After 87 strikeouts and three homers, Jack Cust gets the boot

5 Comments

A colossal flop as Seattle’s designated hitter, Jack Cust was designated for assignment Friday to make room for Erik Bedard on the roster.

Cust had just three homers and 23 RBI in 225 at-bats for the Mariners.  He was getting on base at a .344 clip, but his slugging percentage of .329 was barely above Ichiro’s .323 mark.  (Of course, Ichiro’s OBP is just .317, so Cust did have more than 30 points of OPS on him.)

But Cust can’t offer anything defensively, and since he’s managed only 16 homers in 574 at-bats over the last two years, he may have trouble finding work again in the majors.  He needs to some legitimate pop in combination with his willingness to take a walk, because with his lack of speed and the occasional mistake on the basepaths, he’s not going to score from first base very often.

Cust’s departure clears the way for the Mariners to give Wily Mo Pena a shot in a week or two.  For now, they may shift Mike Carp to the DH spot more frequently, opening up playing time in left field for Greg Halman.

Miguel Sano gained weight this offseason

Getty Images
Leave a comment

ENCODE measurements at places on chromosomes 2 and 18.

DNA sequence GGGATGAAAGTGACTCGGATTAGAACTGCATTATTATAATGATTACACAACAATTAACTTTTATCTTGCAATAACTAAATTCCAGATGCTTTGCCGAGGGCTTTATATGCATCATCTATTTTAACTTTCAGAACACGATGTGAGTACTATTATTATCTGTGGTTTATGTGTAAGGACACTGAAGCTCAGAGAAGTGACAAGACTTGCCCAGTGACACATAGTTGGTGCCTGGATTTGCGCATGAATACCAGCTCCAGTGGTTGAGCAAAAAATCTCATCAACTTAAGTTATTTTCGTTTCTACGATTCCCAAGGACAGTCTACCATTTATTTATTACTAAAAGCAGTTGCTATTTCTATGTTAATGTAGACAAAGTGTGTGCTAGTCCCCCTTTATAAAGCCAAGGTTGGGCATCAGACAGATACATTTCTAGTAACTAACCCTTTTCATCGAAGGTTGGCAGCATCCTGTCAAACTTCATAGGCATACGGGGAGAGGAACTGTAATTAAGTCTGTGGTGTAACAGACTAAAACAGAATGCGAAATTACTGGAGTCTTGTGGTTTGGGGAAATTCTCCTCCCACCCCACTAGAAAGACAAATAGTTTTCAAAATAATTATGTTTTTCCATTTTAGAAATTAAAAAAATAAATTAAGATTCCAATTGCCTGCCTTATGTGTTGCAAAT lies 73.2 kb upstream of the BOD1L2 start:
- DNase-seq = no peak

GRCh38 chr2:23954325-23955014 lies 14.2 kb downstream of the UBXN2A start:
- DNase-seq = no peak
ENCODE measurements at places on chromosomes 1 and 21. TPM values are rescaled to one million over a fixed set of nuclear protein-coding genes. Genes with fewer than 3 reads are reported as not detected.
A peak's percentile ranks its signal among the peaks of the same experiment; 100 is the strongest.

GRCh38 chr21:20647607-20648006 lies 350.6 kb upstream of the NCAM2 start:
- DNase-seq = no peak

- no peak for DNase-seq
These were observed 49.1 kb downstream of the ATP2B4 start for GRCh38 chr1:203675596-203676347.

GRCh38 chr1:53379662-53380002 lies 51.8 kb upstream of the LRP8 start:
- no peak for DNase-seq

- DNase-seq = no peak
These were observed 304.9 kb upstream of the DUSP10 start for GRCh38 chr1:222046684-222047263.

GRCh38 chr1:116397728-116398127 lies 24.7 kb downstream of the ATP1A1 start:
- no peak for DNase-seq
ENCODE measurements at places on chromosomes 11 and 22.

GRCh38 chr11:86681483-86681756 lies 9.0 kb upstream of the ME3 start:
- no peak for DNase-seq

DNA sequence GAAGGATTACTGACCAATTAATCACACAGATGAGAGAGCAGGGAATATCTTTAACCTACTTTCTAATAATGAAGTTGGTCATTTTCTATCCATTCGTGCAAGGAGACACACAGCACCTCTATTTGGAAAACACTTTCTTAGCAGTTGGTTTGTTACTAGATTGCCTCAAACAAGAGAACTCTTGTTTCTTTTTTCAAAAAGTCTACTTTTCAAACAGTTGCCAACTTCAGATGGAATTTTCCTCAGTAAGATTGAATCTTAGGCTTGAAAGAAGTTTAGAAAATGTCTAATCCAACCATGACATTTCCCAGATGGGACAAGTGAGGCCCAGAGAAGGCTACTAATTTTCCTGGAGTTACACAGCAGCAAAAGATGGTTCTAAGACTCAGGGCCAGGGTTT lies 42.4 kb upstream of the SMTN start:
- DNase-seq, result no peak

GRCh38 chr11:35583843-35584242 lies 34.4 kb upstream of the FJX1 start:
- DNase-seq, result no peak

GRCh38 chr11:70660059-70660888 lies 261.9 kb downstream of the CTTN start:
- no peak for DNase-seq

Not all players coming in to spring training are in The Best Shapes of Their Lives. Some have put on a few pounds, such as Miguel Sano, notes Twins GM Thad Levine:

Sano has been given medical clearance to engage in all baseball workouts with his teammates, his surgically reinforced left shin now completely healed, though the Twins intend to lighten his schedule to prevent any new injuries.

They’d like to lighten something else, too: His “generous carriage,” as General Manager Thad Levine delicately put it last week. Sano’s conditioning understandably lags, after a winter largely spent incapacitated by the surgery.

Sano’s conditioning has often been a topic of conversation among the members of the Minnesota press corps, though not always in good faith. For example, last year when Sano injured his shin by fouling a ball off of it, one member of the The Fourth Estate found a way to make a column out of blaming the freak injury on Sano’s conditioning. At least in this instance his colleague is correctly noting that the poor conditioning is a result of the injury and not the cause.

Still, it’s just another issue facing Sano this spring. He’s out of shape, coming off of an injury, and — not that he’s due any sympathy for it — he’s facing a likely suspension arising out of the allegations of sexual assault leveled against him late last year.

So this spring we’ll be seeing more of Sano, it seems. At least until that time we’ll be seeing less of him.